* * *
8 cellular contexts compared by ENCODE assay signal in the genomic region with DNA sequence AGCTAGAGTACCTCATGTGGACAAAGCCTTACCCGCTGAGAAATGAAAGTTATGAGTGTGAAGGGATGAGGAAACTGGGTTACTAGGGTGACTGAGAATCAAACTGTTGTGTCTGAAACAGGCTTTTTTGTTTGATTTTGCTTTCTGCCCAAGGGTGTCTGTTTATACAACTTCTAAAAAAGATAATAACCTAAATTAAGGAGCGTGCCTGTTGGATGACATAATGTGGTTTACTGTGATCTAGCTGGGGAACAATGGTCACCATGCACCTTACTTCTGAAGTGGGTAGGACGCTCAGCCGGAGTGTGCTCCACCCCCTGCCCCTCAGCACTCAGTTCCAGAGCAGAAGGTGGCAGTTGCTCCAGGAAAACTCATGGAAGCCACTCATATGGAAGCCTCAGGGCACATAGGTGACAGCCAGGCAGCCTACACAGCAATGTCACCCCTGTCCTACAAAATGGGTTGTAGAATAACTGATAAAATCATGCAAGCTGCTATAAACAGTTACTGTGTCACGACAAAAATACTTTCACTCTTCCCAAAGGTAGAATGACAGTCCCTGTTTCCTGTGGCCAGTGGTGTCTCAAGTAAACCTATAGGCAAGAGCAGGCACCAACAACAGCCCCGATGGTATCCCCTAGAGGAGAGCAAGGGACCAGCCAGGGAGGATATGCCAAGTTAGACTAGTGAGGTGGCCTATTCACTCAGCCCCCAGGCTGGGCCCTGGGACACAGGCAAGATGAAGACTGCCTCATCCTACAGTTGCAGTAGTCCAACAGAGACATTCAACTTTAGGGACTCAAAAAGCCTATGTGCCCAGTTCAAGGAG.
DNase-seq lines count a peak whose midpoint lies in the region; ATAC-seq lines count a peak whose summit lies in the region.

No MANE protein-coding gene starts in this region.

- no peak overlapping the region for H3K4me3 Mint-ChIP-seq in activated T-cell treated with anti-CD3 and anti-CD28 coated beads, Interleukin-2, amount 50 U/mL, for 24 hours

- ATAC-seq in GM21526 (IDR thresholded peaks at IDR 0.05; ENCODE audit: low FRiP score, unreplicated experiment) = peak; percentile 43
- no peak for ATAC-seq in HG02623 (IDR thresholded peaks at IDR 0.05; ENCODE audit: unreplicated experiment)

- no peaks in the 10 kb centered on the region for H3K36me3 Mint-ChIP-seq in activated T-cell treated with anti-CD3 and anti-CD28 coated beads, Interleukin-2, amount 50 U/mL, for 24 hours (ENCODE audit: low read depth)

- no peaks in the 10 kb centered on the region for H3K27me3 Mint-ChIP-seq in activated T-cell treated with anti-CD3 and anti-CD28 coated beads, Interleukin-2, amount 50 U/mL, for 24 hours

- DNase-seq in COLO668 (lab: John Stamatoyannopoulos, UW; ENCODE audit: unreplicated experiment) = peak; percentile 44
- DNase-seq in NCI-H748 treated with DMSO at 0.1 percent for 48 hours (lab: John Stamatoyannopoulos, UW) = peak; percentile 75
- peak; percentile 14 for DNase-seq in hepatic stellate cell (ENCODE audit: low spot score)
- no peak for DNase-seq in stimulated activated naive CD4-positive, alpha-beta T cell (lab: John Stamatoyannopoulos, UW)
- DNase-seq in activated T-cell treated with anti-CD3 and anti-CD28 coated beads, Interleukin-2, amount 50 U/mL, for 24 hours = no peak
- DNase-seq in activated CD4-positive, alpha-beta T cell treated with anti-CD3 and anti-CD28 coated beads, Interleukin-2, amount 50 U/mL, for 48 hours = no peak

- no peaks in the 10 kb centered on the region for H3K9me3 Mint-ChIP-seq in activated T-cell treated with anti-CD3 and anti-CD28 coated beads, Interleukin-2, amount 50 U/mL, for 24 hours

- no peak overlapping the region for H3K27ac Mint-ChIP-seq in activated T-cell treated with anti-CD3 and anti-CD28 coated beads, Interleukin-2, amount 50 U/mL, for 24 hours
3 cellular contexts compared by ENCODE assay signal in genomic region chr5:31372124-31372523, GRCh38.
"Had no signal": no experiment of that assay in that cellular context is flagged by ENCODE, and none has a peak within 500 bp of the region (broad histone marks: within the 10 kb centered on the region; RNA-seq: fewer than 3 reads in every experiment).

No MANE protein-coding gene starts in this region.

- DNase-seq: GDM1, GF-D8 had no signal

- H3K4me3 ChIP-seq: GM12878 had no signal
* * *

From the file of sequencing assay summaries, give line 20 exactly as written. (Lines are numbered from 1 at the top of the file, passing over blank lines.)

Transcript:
- DNase-seq: GDM1, GF-D8 had no signal